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Red Listing the amphibians of southern Africa - again

10 April 2024

The first GAA3 meeting for Red Listing the amphibians of southern African 

The first Global Amphibian Assessment (GAA) took place in various workshops around the world from 1999 to 2002 (see Stuart et al 2004). I got involved by helping to assess the South African pipids while at University of the Western Cape (Measey 2004), and later at a workshop in Watamu, Kenya in April 2002.

I hosted the first re-assessment of South African amphibians in 2009, a process that incorporated the published strategy for conservation research on southern African amphibians. Together with other members of the workshop, we turned the results of this meeting into a book (Measey 2011), which I edited, and was published by SANBI in early 2011. The book is available as a free pdf to download, and you can get your own copy here

We repeated the Red Listing process again in November 2015 (see here) as well as appraising the results of the previous meeting (Measey et al. 2019), and these results were carried into the second Global Amphibian Assessment (GAA2), one of the outputs of which was published last year (see here) (Luedtke et al. 2023).

The assessments should be updated every five years, and so it was high time to do it again. This time we got together at the Calders Hotel in Fish Hoek.

It’s quite fun to see the faces in these images ageing. There has been a loss of a few of the older faces too. But the really great thing was to see the large number of new faces who brought with them some excellent expertise that amazed me. The workshop was hosted by Josh Weeber and current IUCN southern African Amphibian Specialist Group (IUCN-SSC) Chair Jeanne Tarrant.

This is officially the first workshop of the GAA3!

Although we spent four days solidly assessing the amphibians, we didn’t finish. Lots more work to do before we can submit the updates and have them published on the Red List site. Stay tuned for this update.

Further Reading:

Luedtke, J.A., Chanson, J., Neam, K., Hobin, L., Maciel, A.O., Catenazzi, A., Borzée, A., Hamidy, A., Aowphol, A., Jean, A., Sosa-Bartuano, Á., Fong G, A., de Silva, A., Fouquet, A., Angulo, A., Kidov, A.A., Muñoz Saravia, A., Diesmos, A.C., Tominaga, A., Shrestha, B., Gratwicke, B., Tjaturadi, B., Martínez Rivera, C.C., Vásquez Almazán, C.R., Señaris, C., Chandramouli, S.R., Strüssmann, C., Cortez Fernández, C.F., Azat, C., Hoskin, C.J., Hilton-Taylor, C., Whyte, D.L., Gower, D.J., Olson, D.H., Cisneros-Heredia, D.F., Santana, D.J., Nagombi, E., Najafi-Majd, E., Quah, E.S.H., Bolaños, F., Xie, F., Brusquetti, F., Álvarez, F.S., Andreone, F., Glaw, F., Castañeda, F.E., Kraus, F., Parra-Olea, G., Chaves, G., Medina-Rangel, G.F., González-Durán, G., Ortega-Andrade, H.M., Machado, I.F., Das, I., Dias, I.R., Urbina-Cardona, J.N., Crnobrnja-Isailović, J., Yang, J.-H., Jianping, J., Wangyal, J.T., Rowley, J.J.L., Measey, J., Vasudevan, K., Chan, K.O., Gururaja, K.V., Ovaska, K., Warr, L.C., Canseco-Márquez, L., Toledo, L.F., Díaz, L.M., Khan, M.M.H., Meegaskumbura, M., Acevedo, M.E., Napoli, M.F., Ponce, M.A., Vaira, M., Lampo, M., Yánez-Muñoz, M.H., Scherz, M.D., Rödel, M.-O., Matsui, M., Fildor, M., Kusrini, M.D., Ahmed, M.F., Rais, M., Kouamé, N.G.G., García, N., Gonwouo, N.L., Burrowes, P.A., Imbun, P.Y., Wagner, P., Kok, P.J.R., Joglar, R.L., Auguste, R.J., Brandão, R.A., Ibáñez, R., von May, R., Hedges, S.B., Biju, S.D., Ganesh, S.R., Wren, S., Das, S., Flechas, S.V., Ashpole, S.L., Robleto-Hernández, S.J., Loader, S.P., Incháustegui, S.J., Garg, S., Phimmachak, S., Richards, S.J., Slimani, T., Osborne-Naikatini, T., Abreu-Jardim, T.P.F., Condez, T.H., De Carvalho, T.R., Cutajar, T.P., Pierson, T.W., Nguyen, T.Q., Kaya, U., Yuan, Z., Long, B., Langhammer, P., Stuart, S.N., 2023. Ongoing declines for the world’s amphibians in the face of emerging threats. Nature 622, 308–314.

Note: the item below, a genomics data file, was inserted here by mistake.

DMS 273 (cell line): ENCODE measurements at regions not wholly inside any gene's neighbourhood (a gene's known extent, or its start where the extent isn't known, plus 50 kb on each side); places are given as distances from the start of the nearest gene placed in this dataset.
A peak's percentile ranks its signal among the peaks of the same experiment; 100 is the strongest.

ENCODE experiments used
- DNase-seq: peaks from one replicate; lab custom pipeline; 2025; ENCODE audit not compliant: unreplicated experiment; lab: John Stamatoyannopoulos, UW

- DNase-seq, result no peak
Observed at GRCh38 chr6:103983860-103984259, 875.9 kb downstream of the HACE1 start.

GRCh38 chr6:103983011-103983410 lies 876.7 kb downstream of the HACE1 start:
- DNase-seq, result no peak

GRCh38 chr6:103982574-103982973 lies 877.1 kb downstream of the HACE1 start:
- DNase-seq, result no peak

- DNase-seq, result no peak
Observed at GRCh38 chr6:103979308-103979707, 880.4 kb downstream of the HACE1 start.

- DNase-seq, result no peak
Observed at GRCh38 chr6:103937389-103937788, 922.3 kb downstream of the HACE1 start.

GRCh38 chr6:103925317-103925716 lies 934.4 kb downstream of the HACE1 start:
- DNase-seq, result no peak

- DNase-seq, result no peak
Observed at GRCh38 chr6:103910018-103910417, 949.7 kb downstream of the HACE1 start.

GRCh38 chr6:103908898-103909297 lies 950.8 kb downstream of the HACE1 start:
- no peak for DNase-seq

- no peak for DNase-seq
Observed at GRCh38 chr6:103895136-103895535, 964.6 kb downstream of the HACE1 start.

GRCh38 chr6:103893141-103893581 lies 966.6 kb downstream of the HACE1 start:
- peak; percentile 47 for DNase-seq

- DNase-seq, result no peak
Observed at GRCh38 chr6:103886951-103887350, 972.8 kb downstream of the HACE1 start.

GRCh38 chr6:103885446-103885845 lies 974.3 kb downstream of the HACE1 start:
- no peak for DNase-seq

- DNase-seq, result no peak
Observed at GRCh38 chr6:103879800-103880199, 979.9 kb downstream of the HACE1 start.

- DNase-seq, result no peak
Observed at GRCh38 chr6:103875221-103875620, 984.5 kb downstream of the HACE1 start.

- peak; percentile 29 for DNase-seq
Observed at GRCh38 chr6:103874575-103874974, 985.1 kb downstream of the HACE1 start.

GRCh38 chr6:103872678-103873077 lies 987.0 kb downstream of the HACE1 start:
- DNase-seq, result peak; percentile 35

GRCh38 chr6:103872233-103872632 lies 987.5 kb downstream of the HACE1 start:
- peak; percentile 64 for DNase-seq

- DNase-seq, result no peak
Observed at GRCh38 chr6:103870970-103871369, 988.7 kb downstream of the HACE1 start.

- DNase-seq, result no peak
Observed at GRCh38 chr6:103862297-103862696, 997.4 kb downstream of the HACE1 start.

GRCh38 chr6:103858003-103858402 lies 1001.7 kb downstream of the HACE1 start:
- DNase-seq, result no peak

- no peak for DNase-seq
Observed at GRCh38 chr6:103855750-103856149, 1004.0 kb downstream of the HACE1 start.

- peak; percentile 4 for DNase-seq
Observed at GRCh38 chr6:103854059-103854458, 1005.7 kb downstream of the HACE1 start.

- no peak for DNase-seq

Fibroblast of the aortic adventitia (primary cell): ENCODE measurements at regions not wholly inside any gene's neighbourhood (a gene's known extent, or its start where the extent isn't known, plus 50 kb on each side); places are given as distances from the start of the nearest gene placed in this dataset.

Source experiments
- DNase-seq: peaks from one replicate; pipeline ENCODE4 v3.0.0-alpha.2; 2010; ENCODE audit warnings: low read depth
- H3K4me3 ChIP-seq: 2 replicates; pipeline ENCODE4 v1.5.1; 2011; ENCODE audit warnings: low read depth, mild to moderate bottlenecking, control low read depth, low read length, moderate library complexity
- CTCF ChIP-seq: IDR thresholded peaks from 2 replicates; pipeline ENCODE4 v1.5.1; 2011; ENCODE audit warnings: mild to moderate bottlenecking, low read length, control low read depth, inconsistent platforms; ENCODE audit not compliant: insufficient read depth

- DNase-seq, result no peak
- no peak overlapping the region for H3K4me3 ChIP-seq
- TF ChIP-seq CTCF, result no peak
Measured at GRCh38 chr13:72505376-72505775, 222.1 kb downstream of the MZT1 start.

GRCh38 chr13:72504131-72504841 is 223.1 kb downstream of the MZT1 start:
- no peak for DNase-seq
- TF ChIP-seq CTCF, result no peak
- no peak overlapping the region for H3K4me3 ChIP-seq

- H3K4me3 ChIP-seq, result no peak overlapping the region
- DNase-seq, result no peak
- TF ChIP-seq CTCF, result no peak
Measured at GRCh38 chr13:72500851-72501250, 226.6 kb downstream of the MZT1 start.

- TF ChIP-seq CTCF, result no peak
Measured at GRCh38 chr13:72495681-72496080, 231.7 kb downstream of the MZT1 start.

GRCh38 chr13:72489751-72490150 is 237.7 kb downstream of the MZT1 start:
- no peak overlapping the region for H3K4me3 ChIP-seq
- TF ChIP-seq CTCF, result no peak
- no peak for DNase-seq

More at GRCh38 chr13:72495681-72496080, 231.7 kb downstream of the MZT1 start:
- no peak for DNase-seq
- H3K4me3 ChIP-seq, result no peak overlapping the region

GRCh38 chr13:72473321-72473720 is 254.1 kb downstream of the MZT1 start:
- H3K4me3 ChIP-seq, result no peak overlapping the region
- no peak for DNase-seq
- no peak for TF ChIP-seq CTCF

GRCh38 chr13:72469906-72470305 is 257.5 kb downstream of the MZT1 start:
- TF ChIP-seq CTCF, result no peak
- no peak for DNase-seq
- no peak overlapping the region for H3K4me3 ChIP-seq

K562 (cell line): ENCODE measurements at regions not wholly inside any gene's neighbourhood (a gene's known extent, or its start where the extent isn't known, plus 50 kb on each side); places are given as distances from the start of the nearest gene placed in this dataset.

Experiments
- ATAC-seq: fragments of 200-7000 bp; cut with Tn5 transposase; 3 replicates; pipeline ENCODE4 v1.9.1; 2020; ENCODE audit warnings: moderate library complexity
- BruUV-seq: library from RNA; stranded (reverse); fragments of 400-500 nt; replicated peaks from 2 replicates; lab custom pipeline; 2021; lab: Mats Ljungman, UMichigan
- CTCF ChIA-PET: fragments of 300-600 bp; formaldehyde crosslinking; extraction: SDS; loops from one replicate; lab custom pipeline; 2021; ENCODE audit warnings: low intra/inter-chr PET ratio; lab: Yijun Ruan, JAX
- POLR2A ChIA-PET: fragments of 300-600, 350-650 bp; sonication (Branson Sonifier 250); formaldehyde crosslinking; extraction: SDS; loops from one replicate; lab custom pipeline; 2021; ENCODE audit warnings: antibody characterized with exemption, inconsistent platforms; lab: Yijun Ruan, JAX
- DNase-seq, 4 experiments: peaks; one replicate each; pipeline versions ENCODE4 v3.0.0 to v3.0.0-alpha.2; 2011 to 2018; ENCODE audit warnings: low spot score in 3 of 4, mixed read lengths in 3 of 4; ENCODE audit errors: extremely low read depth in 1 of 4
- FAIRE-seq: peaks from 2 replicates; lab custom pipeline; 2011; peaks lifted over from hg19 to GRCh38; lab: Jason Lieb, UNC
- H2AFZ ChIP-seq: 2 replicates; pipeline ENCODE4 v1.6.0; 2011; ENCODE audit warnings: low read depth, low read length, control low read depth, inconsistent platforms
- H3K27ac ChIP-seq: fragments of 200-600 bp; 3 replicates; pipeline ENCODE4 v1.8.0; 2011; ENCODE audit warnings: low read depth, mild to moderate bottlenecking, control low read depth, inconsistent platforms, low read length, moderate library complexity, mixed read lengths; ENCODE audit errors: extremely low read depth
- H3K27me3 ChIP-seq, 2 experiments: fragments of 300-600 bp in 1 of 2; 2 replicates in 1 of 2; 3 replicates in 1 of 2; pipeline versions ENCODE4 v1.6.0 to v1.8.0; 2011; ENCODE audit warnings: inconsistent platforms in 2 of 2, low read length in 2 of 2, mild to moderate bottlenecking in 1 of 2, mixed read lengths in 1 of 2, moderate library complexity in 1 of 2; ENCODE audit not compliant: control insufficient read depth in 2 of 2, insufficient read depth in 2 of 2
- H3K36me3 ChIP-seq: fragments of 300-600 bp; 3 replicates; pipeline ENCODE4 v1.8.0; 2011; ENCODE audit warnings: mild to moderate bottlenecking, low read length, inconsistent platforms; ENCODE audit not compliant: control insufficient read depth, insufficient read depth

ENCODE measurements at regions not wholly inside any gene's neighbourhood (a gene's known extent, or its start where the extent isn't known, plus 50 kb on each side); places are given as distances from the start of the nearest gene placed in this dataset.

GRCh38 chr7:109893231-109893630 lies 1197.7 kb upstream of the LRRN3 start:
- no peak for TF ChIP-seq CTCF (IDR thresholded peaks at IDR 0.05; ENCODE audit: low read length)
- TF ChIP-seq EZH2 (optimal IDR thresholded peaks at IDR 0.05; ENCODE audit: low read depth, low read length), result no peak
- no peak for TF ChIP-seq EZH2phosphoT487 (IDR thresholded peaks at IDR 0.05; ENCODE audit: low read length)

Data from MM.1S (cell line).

Measey, G.J. (2004). The Genus Xenopus (Wagler 1827). In:  Atlas and Red Data Book of the Frogs ofSouth Africa, Lesotho and Swaziland, 258-259. Minter, L.R. et al. (eds). Washington DC: Smithsonian Institution Press. pdf

Measey, G.J. (ed.) (2011). Ensuring a Future for South Africa's Frogs: A Strategy for Conservation Research. Biodiversity Series 19. South African National Biodiversity Institute, Pretoria. pdf

Measey, J., Tarrant, J., Rebelo, A.D., Turner, A.A., Du Preez, L.H., Mokhatla, M.M., Conradie, W. (2019) Has strategic planning made a difference to amphibianconservation research in South Africa? African Biodiversity & Conservation - Bothalia   49(1), a2428. pdf

Stuart, S.N., Chanson, J.S., Cox, N.A., Young, B.E., Rodrigues, A.S.L., Fischman, D.L., Waller, R.W., 2004. Status and Trends of Amphibian Declines and Extinctions Worldwide. Science 306, 1783–1786.
  Frogs  Lab  meetings

Visiting Macquarie University

20 February 2024

A talk for the School of Natural Sciences at Macquarie University

As I was already in Australia and had to fly back via Sydney, I decided that I’d take a stopover on the way back and visit colleagues at the Department of Biological Sciences at Macquarie University. There are a number of notable researchers there including Martin Whiting (previously of Wits University in South Africa), Georgia Ward-Fear (with whom I had written a book chapter but never met) and Rick Shine (he of the snake and cane toad fame).